We Are Sunshine

Derms Attacked Mayo Data in 2006

Wednesday, April 4th, 2012

Dermatology itself slammed the Mayo Clinic’s one-county skin cancer registry as not representing the rest of the nation — a point many in the American news media did not pick up on Monday when reports about Mayo’s latest one-county skin cancer study made national headlines.

Mayo on Monday alleged that melanoma in women 18-39 increased eight-fold in Olmsted County, Minn., from 1970-2008 — a finding that is not consistent with national data, which show a decrease in mortality in that age group and in increase in incidence that simply matches the increase in the number of dermatologists per capita nationwide. Mayo also alleged their registry is somehow more accurate than the National Cancer Institute’s much-larger national registry and that indoor tanning is to blame for the alleged increase, even though the data-set does not have any information on indoor tanning.

Simply put: There was no way to know if any of the 256 patients in Olmsted County who had melanoma over the 40-year-period of Mayo’s study ever used a sunbed at all.

But now it turns out the same data-set used to create Mayo’s unfounded attack on indoor tanning Monday was actually attacked in a published journal article in 2006 by the dermatology industry itself, which said Mayo’s assertions from the same one-county data set could not be applied on the national level. In a peer-reviewed study published in the journal Dermatologic Surgery, researchers from The Center for Dermatology at the Wake Forest University School of Medicine questioned Mayo’s 2005 assertion that non-melanoma skin cancer was increasing in women under age 40.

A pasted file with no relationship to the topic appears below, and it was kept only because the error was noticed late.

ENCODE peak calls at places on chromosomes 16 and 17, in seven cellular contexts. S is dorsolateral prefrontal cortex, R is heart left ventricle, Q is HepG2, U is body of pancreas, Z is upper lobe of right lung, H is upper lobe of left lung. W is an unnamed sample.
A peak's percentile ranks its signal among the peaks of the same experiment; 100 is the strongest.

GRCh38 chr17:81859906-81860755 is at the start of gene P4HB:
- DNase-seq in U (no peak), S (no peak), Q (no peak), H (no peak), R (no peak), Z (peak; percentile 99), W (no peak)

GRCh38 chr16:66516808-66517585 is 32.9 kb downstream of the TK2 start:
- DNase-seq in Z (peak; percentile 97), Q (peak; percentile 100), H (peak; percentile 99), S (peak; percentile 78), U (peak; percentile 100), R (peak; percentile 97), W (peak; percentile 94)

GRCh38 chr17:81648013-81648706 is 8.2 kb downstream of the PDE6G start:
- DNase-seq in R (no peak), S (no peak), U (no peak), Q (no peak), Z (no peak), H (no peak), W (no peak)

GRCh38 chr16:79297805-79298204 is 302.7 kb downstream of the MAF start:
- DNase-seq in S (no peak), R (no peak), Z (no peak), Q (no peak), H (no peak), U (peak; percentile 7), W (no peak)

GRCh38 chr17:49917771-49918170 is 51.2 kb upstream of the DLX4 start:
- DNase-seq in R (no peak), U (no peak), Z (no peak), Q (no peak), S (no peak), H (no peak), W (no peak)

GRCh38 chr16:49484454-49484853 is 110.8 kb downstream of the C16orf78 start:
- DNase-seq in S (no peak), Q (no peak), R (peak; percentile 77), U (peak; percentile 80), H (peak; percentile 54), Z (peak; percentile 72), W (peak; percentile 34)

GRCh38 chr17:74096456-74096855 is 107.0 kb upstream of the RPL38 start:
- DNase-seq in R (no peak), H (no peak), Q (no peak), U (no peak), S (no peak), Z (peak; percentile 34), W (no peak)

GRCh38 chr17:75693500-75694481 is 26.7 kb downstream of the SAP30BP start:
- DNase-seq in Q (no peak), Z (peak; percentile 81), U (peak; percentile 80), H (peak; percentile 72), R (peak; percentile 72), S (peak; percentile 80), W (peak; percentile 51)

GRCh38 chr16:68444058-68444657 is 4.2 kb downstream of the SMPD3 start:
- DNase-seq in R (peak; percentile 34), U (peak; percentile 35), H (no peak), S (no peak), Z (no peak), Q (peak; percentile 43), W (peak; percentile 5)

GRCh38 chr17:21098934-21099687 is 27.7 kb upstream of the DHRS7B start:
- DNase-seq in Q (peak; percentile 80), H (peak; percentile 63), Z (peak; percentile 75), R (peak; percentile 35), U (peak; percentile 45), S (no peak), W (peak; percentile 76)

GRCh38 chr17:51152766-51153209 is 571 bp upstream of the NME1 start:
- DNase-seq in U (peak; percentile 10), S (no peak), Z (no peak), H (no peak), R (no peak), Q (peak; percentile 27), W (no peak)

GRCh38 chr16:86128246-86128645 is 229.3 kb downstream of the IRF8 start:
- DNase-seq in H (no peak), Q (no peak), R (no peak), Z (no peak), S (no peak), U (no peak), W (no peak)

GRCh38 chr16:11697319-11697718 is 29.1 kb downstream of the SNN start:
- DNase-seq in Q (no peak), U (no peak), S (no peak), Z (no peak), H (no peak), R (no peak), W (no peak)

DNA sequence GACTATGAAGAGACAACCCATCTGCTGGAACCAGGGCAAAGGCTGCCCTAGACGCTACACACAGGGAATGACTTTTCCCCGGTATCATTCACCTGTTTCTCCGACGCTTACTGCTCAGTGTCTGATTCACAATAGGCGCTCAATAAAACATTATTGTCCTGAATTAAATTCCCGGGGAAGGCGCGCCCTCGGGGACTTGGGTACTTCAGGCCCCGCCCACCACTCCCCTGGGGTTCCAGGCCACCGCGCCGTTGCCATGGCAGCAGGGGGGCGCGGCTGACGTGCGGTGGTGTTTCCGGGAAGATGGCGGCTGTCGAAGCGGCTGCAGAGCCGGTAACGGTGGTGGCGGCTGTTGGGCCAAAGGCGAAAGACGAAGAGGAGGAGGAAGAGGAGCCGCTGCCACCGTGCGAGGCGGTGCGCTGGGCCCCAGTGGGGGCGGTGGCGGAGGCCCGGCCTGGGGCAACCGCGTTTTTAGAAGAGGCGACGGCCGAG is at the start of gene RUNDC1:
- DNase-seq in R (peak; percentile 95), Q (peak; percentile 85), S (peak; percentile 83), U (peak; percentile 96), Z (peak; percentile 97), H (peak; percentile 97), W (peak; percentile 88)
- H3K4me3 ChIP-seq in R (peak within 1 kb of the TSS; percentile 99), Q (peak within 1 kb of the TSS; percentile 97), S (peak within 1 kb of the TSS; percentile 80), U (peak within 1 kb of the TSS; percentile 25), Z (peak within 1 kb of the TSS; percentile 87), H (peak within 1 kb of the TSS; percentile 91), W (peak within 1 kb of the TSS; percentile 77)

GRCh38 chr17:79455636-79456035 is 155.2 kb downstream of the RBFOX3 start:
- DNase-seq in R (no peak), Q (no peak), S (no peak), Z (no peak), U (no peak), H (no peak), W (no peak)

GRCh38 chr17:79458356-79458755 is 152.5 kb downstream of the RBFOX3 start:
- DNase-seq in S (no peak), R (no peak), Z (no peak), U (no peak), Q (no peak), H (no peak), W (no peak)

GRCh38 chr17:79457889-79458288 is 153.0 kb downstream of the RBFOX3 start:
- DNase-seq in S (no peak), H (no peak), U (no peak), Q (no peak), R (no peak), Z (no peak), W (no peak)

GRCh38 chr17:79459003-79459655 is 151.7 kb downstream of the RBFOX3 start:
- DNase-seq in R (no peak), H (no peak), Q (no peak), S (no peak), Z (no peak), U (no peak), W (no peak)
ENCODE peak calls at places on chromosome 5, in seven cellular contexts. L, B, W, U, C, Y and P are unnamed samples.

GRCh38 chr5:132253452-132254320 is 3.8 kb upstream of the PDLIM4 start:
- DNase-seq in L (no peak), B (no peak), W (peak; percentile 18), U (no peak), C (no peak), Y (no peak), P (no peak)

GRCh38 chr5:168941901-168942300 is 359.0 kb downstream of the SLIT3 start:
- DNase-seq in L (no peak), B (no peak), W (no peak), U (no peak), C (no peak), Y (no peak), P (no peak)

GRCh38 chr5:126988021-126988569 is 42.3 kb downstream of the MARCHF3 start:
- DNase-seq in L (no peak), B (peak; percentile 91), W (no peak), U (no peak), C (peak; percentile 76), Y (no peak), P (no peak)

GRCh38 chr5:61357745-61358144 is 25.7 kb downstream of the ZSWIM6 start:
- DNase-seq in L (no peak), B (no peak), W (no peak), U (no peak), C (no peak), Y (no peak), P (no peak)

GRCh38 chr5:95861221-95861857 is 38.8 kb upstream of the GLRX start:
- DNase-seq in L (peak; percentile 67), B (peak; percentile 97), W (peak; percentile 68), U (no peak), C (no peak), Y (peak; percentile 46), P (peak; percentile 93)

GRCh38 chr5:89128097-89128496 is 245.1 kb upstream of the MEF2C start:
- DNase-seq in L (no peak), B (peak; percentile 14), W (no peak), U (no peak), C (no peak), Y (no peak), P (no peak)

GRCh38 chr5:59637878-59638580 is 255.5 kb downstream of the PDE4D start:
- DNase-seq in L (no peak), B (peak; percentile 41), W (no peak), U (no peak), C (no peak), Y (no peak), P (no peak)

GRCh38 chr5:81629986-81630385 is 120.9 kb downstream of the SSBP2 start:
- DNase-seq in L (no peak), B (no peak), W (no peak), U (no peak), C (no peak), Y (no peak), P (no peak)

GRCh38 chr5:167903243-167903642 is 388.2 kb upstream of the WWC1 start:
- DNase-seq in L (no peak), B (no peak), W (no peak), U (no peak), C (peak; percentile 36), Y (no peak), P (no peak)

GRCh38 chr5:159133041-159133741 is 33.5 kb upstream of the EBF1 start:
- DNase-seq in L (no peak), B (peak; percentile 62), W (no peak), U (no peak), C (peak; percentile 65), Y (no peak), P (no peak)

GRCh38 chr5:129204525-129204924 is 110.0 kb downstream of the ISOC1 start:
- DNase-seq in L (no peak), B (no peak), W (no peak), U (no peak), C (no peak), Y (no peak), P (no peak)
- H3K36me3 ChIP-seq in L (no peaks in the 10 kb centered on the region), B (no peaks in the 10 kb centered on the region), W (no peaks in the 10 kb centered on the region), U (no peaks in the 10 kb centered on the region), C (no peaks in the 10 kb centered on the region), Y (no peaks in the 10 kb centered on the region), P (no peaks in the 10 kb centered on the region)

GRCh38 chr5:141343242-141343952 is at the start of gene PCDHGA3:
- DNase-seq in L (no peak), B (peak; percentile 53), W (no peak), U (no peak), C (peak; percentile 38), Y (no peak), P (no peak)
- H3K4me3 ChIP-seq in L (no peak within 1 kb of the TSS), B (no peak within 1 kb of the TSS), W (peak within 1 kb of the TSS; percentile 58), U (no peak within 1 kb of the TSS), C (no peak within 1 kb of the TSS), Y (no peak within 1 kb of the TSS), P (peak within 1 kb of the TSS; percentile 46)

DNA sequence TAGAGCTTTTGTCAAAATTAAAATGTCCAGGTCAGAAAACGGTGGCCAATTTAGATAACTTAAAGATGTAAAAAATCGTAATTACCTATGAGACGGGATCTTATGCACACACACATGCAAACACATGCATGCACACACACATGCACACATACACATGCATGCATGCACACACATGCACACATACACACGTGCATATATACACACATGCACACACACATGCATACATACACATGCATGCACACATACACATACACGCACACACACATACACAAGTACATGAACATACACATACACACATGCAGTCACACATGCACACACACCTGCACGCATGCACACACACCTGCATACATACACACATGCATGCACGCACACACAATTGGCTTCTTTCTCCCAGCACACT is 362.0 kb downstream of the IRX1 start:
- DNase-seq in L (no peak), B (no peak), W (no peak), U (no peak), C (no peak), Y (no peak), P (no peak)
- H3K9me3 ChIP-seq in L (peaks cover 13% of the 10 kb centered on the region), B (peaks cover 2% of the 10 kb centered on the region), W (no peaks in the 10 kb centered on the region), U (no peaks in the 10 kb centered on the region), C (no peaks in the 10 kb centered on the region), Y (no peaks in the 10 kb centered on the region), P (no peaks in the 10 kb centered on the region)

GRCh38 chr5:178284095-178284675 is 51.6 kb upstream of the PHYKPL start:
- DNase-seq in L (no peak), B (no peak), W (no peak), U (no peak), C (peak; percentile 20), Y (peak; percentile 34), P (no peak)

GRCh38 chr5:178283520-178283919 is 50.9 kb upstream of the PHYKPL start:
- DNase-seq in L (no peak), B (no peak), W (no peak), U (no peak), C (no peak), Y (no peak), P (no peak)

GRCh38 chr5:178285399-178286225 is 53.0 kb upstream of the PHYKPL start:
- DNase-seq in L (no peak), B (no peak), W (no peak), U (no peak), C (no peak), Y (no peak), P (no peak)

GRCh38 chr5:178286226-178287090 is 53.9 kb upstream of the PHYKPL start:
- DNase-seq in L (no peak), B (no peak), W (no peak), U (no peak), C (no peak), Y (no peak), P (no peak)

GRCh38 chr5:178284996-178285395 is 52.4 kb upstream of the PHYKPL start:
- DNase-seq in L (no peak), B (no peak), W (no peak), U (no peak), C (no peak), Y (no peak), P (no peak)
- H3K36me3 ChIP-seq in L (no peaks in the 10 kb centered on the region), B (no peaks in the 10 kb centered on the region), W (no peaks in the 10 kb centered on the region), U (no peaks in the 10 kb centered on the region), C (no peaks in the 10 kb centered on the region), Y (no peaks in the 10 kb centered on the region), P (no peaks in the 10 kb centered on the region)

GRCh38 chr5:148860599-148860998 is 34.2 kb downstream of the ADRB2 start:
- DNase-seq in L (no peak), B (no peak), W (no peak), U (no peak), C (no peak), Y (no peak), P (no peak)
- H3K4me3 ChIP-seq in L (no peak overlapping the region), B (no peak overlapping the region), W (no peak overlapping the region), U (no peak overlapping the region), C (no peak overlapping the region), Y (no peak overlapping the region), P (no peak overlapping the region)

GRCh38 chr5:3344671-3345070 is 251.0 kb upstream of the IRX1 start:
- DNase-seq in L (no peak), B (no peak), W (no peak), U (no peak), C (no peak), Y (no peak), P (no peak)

“Our results indicated that there is no significant increase in the incidence of non-melanoma skin cancer among patients younger than 40 years in the United States,” the Wake Forest group wrote. “Further, findings that young women were at higher risk for NMSC were not confirmed at national level.” The Wake Forest group looked at doctor visits logged nationwide from 1979-2003.

Smart Tan pointed out on Monday that Mayo failed to disclose that Olmsted County has 15 times more dermatologists per capita than the national average — a huge disparity which fully explains: (1) why that county’s database is detecting more skin cancers, (2) why the alleged increase is only in the thinnest, almost-always-benign lesions and (3) why the mortality rate in that age group actually dropped over the same period.

It is statistically impossible for incidence of a disease to increase if mortality is decreasing. While Mayo told the American media yesterday that better detection lowered the death rate, that explanation is ridiculous, according to those who follow cancer statistics. (Click here to read “Overdiagnosis in Cancer” from the National Cancer Institute).

“The 2006 Mayo paper, and the subsequent criticism of that dataset, raise even more questions about the accuracy of Monday’s Mayo paper,” Smart Tan Vice President Joseph Levy said. “Mayo Dermatology appears to be hiding information that conflicts with its statements. That’s not science. It’s politics.”

Smart Tan will continue to report on the Mayo paper.

Click here to read the Smart Tan response to the Mayo paper.

Click here to read the Wake Forest critique of the 2005 Mayo paper.